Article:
Three is not good company for women job seekers

An illustration of a woman during a job interview.

Women seeking jobs often have to overcome the conscious or unconscious gender bias of those doing the hiring, many studies have shown. But women job-seekers also must overcome another hurdle: Gatekeepers in charge of hiring are heavily influenced in their decisions by the biases of the employees the woman would work with, a new Yale-led study has found.

This influence holds even when the person doing the hiring may believe in the importance of gender equality in the workplace, according to research published Oct. 18 in the Journal of Personality and Social Psychology.

It’s a double whammy,” said Andrea C. Vial, now a postdoctoral researcher at New York University and first author of the paper overseen by senior author and Yale psychologist John F. Dovidio. “Belief in standards of equality did not prevent them from accommodating prejudice.”

Vial, Dovidio, and co-author Victoria Brescoll conducted several experiments asking a series of questions of subjects who played the role of “gatekeepers” charged with reviewing job applications of women and men. They found these gatekeepers, both men and women, tended to accommodate the biases of third parties because they feared that a woman would not get along well with those individuals — that hiring a woman would therefore disrupt workplace efficiency.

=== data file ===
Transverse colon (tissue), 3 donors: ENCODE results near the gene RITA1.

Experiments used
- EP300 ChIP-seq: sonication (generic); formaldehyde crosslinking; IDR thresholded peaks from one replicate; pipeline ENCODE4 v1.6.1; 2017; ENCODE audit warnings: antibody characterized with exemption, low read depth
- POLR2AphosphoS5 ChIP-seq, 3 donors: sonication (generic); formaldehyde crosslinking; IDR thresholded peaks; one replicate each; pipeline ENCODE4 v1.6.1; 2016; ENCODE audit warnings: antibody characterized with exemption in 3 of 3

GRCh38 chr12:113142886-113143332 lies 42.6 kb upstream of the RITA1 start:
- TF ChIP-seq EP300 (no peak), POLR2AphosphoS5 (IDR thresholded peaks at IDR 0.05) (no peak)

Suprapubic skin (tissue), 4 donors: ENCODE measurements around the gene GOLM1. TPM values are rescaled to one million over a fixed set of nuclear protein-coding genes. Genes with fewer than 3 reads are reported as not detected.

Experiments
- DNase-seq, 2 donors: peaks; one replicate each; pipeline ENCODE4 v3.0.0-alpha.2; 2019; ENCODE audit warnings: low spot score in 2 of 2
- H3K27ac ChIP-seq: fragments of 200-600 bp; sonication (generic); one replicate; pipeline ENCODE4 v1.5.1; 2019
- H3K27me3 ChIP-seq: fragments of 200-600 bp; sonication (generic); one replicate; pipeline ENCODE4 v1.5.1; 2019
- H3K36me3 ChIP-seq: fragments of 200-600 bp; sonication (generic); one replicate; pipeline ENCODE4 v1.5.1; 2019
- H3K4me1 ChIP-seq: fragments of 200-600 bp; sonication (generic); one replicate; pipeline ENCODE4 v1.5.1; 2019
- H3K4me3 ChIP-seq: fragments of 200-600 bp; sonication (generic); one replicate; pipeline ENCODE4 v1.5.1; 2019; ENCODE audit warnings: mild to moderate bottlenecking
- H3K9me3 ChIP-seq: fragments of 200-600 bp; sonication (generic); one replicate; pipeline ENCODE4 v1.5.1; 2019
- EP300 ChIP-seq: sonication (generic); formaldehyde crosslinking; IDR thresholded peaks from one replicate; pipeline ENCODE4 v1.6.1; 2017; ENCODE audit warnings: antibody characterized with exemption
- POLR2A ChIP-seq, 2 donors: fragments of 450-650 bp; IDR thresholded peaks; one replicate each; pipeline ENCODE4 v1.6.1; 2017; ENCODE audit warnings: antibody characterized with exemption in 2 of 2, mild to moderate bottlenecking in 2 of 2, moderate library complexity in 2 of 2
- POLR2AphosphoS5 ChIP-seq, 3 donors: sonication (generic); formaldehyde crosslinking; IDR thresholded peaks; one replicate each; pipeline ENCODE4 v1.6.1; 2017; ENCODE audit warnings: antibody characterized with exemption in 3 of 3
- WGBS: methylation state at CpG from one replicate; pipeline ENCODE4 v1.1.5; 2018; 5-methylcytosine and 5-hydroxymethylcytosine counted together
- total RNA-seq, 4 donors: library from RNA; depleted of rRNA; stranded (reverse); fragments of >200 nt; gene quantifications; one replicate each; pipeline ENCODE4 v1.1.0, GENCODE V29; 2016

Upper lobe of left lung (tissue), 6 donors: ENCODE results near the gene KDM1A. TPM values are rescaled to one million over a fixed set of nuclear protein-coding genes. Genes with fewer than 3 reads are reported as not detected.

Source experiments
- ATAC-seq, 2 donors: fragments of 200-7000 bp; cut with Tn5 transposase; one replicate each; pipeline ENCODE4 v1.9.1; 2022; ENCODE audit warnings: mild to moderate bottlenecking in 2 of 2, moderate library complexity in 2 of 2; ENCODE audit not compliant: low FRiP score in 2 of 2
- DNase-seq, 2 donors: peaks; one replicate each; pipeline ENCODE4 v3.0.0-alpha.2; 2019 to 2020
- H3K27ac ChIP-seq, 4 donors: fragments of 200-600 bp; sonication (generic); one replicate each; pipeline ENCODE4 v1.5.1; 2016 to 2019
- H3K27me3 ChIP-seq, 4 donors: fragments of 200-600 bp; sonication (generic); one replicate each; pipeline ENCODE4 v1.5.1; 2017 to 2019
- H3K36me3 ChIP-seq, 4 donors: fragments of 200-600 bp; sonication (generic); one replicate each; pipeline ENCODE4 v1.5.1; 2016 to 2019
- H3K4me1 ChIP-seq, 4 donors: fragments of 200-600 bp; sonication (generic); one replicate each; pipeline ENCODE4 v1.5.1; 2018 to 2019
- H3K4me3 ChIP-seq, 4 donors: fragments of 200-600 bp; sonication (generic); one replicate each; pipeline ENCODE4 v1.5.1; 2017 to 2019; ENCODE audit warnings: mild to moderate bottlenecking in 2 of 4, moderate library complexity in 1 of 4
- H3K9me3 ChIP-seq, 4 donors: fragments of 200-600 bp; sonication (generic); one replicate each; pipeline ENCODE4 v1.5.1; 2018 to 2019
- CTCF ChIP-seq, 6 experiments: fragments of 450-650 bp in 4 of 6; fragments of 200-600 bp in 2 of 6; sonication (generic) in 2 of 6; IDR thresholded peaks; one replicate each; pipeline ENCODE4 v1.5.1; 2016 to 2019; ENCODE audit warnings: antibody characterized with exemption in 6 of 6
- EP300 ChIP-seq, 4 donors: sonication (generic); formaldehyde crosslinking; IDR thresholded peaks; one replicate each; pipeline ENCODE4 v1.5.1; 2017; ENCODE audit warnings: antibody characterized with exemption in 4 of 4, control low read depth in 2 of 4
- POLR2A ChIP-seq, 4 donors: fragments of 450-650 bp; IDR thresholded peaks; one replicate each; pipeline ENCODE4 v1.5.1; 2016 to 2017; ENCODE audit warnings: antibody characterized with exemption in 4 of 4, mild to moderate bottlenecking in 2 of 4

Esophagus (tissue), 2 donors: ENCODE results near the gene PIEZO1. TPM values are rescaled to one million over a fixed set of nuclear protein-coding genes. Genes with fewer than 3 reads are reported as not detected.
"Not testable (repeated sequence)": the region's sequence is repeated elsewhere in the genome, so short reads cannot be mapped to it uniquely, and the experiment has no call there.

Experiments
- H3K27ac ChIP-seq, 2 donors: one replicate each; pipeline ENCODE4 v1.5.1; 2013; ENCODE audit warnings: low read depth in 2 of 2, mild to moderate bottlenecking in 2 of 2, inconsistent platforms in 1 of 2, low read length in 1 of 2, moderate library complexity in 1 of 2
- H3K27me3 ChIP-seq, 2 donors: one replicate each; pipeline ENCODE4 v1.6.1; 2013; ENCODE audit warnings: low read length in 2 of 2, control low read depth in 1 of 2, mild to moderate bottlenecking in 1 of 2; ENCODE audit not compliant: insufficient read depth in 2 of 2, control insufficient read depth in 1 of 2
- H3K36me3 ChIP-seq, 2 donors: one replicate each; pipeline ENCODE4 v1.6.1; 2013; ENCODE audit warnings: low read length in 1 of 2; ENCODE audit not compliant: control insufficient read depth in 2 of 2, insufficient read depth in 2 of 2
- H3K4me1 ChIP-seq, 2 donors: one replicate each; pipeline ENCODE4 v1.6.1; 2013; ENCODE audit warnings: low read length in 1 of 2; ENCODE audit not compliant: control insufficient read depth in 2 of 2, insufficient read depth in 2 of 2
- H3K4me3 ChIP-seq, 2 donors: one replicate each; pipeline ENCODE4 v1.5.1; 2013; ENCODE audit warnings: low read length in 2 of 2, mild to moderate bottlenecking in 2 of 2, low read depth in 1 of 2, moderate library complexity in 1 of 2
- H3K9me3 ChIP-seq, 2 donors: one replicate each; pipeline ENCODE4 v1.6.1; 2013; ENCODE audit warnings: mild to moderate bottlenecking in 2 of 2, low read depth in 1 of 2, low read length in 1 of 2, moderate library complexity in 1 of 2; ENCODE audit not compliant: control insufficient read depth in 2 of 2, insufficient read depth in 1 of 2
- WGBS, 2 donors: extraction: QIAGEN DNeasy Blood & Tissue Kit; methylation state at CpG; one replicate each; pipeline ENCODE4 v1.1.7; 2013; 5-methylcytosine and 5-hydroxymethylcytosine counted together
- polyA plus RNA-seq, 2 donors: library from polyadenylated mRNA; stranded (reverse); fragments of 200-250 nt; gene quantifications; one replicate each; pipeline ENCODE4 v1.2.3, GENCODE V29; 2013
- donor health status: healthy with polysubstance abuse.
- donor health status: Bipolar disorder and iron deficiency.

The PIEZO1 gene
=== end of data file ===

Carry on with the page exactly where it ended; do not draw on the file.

However, many of those gatekeepers later expressed guilt about their roles. Vial says psychologists need to investigate ways to combat influence of “third-party prejudice and take advantage of these feelings of guilt — perhaps turning them into positive, diversity-enhancing behavior.

But it does mean that realizing diversity goals is a lot trickier than we thought,” Vial said.


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